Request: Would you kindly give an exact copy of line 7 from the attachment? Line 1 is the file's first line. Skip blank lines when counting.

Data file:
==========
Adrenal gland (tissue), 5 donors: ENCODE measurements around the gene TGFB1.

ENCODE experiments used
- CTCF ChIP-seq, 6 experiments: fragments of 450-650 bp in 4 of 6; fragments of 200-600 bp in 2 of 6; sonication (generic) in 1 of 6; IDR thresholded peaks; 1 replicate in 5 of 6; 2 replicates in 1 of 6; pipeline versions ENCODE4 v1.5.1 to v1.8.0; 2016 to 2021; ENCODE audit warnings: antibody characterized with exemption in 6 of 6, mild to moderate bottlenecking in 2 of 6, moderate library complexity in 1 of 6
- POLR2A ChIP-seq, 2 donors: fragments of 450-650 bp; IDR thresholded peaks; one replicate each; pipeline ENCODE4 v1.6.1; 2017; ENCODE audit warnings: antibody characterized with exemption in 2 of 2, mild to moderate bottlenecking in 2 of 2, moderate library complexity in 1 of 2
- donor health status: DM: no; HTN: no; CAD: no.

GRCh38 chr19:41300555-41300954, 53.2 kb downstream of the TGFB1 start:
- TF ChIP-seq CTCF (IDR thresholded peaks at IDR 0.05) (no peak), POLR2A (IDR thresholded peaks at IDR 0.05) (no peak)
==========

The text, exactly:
- TF ChIP-seq CTCF (IDR thresholded peaks at IDR 0.05) (no peak), POLR2A (IDR thresholded peaks at IDR 0.05) (no peak)